Beer Samizdat: How much of your market is made up of tourists like me, who slammed on his brakes on the way to Taos and just waltzed into your tasting room? Or is there a strong “local” component to your customer base? 

     Kristin Hennelly: Both, I get many tourists off of the highway. This is very busy road between Santa Fe and Taos. I get quite a few people off the river. I am only about a mile from the place the rafting companies get out of the river. The locals are really happy with me and support me year round.  Many locals come to my happy hours with local musicians.

Beer Samizdat: What is Blue Heron Brewing’s distribution right now – bottled and tap – and what are your near-term plans for expanding that, if you have them? 

     Kristin Hennelly: Right now the only place you can get Blue Heron Brewing Co. beer is right out of our tasting room.  It is available by the glass, 22 oz bottle or the 64 oz growler.  We produce 200 gallons of beer a week on a three barrel system. We are rapidly outgrowing the building we are in and hope to build a brewery to our design.  We would also like to open a tap room in Espanola, but first we just have to get through the busy season keeping our seven fermenters full.  We are also a winery and will be producing wine this year.

Beer Samizdat: Your Cascabel IPA is an excellent, very bright, very strong India Pale Ale that I liken to what many call “west coast IPAs”, but which I’d imagine you developed from your own recipe. Can you tell us a little bit about this particular beer? 

     Kristin Hennelly: This is one of our favorite beers.  Scott has played with this recipe and is our IPA man.  Our IPA is a well balanced beer with an earthy undertone and and just the right amount of hoppiness.  We use Chinook, nugget, Centenial and Cascade hops.

Beer Samizdat:  How does the Blue Heron Brewing business run itself? It sounds like you’ve got three brewers, including yourself and your husband Scott, and three children helping out as well. 

     Kristin Hennelly: We are a very small family-operated business. My husband Scott keeps everything running and creates and invents equipment as we need it, example: our growler filler.  He brews with me every now and then soon to be more often. Brandon Santos is an invaluable member of our team. He ran the brewery at Embudo Station years ago and he knows beer. I have known Brandon my entire life and now he is my mentor.  I am an ex-school teacher and bring the practical side. I brew, run the tasting room, keep the books and wash the tanks and equipment, washing is 75% of the job. Joshua Johnson is my brother and our vintner.  He helps with a little of everything too. Our three children are little brewers in the making.  They love to eat the mash and visit with our customers.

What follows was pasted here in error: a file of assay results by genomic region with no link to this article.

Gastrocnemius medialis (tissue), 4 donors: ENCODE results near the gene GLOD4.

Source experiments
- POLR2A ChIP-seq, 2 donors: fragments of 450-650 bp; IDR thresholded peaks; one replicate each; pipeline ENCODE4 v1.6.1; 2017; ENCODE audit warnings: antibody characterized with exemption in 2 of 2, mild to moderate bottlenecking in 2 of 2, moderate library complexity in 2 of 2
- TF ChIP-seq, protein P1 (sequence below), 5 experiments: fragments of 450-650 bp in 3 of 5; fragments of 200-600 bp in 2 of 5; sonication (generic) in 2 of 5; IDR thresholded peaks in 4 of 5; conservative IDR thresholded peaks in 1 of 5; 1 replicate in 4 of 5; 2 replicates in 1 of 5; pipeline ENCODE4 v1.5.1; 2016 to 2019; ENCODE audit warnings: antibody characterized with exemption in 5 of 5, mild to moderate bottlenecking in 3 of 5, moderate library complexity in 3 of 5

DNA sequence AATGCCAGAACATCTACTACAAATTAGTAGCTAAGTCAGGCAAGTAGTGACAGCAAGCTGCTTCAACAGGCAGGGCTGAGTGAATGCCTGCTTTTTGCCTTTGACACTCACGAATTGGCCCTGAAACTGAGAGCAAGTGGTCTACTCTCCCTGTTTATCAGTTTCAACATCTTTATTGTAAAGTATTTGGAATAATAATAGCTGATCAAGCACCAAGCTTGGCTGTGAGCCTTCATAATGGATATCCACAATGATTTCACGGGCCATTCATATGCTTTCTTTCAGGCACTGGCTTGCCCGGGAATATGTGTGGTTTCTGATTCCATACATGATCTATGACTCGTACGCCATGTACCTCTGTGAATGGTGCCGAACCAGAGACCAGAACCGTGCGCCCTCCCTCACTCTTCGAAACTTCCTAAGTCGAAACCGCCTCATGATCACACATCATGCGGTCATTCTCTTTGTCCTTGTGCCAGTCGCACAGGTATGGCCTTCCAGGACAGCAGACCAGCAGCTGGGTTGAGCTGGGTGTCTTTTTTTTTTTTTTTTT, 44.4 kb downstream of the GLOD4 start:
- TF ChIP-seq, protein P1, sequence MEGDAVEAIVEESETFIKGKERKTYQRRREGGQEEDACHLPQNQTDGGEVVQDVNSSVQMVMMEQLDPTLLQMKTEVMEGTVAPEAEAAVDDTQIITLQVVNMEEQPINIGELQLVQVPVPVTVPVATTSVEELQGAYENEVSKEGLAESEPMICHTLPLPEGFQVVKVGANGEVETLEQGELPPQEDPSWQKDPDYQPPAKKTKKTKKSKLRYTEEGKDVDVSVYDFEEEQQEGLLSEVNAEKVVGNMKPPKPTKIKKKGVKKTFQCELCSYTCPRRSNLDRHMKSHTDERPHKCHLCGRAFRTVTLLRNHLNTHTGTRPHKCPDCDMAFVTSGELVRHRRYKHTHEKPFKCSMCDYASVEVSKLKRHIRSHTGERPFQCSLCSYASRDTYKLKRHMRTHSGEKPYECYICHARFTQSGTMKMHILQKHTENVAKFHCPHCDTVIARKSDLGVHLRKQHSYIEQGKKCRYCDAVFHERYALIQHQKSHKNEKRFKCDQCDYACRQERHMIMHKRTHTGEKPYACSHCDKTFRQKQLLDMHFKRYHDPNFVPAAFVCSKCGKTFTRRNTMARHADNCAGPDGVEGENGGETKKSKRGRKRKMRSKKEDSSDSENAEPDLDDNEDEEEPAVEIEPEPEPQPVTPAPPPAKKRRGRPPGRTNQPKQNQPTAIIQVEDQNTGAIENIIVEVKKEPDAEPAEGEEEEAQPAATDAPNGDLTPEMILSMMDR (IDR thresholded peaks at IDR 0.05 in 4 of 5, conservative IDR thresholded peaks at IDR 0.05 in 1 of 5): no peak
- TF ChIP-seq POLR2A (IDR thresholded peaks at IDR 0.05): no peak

Beer Samizdat:  It looks like your beers are primarily on the “golden” and “red” beer color scale for the time being. Is there a market in New Mexico for Russian Imperial Stouts and wild ales yet? 

     Kristin Hennelly: We made an Oatmeal Imperial Stout over the winter and that was very popular.  We will make it again. I meet so many different people in my tasting room and am constantly amazed at the variety of beers people enjoy and seek out.  I think there is a market for any style if it's done right.  Our beers range from Stouts to golden.

Beer Samizdat: If non-New Mexican readers wanted to seek your beers out or find a way to order them online, are there any options for doing so? 

     Kristin Hennelly: Our beers are only available out of our tasting room.  I bottle fresh beer (no pasteurization and no bottle conditioning)  so I can't guarantee how it would hold up for shipping.

Beer Samizdat: Finally, if forced to choose, what would you say is the finest beer on the known planet?

Kristin Hennelly: That is just too hard to answer. There are so many good beers and especially from micro breweries. I think we are starting to rival Europe in some of our American Micro brews.

Friday, August 19, 2011


What, pardner? Ain’t that a triple you mean? Here’s a Belgian-style tripel from a brewer we haven’t had occasion to talk about for quite some time – REAL ALE BREWING out of Blanco, Texas. Namely that’s because we can’t get their beers where I live, and had to engineer a trade for their DEVIL’S BACKBONE seasonal just to see what they’ve been up to in the second decade of the twenty-first century. Turns out they’ve been doing just fine out there in Texas hill country, makin’ beers and whatnot.